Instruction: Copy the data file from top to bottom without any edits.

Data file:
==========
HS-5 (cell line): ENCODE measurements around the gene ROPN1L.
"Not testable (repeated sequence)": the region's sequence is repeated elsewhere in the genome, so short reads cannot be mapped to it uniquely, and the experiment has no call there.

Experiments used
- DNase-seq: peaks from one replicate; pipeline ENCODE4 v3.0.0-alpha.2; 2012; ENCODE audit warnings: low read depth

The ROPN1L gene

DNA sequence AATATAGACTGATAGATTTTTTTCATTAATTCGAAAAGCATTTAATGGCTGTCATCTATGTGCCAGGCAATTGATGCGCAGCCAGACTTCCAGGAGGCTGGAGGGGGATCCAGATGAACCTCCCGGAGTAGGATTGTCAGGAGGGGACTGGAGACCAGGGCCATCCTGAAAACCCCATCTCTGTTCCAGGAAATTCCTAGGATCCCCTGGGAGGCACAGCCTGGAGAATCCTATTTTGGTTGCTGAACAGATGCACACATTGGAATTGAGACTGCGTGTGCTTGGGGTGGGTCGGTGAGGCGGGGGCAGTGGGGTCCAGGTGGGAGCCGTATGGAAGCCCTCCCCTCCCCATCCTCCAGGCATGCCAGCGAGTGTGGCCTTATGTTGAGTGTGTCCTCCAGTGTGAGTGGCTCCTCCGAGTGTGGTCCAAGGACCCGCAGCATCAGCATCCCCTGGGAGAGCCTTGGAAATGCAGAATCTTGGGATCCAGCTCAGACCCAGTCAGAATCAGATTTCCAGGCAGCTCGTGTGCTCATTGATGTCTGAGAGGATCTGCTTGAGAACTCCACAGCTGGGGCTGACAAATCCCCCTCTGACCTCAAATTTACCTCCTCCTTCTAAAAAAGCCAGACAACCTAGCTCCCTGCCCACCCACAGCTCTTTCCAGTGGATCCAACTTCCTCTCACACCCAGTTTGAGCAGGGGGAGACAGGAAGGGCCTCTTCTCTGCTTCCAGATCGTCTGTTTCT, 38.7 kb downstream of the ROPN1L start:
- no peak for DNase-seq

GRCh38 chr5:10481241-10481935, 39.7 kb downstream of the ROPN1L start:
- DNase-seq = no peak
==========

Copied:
HS-5 (cell line): ENCODE measurements around the gene ROPN1L.
"Not testable (repeated sequence)": the region's sequence is repeated elsewhere in the genome, so short reads cannot be mapped to it uniquely, and the experiment has no call there.

Experiments used
- DNase-seq: peaks from one replicate; pipeline ENCODE4 v3.0.0-alpha.2; 2012; ENCODE audit warnings: low read depth

The ROPN1L gene

DNA sequence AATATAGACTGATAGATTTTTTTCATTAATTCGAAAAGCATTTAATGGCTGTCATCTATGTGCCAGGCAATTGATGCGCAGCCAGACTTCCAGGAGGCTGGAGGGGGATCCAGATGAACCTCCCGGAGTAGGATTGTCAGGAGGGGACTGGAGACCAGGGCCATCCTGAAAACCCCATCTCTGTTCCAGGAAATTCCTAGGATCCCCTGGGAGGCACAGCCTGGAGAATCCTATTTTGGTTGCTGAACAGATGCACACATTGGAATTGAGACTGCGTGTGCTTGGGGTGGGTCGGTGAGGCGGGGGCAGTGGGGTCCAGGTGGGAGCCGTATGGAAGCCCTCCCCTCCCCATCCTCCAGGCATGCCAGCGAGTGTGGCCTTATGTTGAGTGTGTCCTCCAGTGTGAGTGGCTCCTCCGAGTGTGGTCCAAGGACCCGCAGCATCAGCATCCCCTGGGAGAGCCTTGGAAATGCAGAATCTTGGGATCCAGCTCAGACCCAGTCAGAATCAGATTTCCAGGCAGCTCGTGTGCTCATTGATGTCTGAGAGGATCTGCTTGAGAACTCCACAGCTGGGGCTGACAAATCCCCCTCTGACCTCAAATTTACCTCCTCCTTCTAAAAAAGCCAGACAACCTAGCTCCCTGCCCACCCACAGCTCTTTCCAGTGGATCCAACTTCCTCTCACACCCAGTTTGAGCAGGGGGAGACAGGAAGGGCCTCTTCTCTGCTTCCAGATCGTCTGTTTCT, 38.7 kb downstream of the ROPN1L start:
- no peak for DNase-seq

GRCh38 chr5:10481241-10481935, 39.7 kb downstream of the ROPN1L start:
- DNase-seq = no peak